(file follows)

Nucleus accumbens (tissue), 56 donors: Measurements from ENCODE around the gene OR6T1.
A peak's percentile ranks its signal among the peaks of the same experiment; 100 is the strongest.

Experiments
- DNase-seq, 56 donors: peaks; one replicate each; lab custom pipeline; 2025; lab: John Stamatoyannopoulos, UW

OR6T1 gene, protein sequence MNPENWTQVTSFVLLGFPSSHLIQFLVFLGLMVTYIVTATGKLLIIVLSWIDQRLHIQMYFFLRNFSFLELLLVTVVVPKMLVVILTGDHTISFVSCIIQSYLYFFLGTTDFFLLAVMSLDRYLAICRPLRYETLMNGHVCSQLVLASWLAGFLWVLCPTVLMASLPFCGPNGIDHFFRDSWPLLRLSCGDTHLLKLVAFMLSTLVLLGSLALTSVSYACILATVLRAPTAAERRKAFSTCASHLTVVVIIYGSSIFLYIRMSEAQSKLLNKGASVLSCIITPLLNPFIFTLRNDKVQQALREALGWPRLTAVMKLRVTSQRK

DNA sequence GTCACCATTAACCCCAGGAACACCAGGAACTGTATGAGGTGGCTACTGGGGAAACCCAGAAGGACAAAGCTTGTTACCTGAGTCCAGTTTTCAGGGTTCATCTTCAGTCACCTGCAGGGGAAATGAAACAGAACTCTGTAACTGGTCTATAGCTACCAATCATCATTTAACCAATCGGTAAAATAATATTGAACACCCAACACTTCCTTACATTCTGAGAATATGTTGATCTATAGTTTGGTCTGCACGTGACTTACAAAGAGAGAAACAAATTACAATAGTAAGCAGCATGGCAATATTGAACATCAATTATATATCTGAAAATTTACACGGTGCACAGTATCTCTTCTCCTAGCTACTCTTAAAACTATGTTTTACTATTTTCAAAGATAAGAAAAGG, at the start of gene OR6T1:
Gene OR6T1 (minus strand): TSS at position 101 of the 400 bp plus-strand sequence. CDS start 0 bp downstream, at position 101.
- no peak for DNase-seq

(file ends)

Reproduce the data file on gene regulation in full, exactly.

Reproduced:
Nucleus accumbens (tissue), 56 donors: Measurements from ENCODE around the gene OR6T1.
A peak's percentile ranks its signal among the peaks of the same experiment; 100 is the strongest.

Experiments
- DNase-seq, 56 donors: peaks; one replicate each; lab custom pipeline; 2025; lab: John Stamatoyannopoulos, UW

OR6T1 gene, protein sequence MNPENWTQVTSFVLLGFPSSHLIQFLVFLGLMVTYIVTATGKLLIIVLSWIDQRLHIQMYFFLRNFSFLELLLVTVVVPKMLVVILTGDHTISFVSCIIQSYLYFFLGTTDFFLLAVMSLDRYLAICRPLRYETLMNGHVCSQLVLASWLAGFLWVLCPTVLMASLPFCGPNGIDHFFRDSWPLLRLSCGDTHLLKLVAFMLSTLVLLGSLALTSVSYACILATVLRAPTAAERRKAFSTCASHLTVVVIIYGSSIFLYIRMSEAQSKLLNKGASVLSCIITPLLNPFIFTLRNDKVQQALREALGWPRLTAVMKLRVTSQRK

DNA sequence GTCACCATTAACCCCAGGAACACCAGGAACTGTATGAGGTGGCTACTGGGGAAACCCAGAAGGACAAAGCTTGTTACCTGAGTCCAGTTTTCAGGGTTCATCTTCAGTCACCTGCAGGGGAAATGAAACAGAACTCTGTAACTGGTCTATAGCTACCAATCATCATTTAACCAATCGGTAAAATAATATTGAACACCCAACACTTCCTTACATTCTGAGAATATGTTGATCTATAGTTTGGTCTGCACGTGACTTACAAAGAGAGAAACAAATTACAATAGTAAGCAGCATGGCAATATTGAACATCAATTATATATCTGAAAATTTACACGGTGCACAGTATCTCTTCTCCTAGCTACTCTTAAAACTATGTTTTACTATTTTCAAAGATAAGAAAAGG, at the start of gene OR6T1:
Gene OR6T1 (minus strand): TSS at position 101 of the 400 bp plus-strand sequence. CDS start 0 bp downstream, at position 101.
- no peak for DNase-seq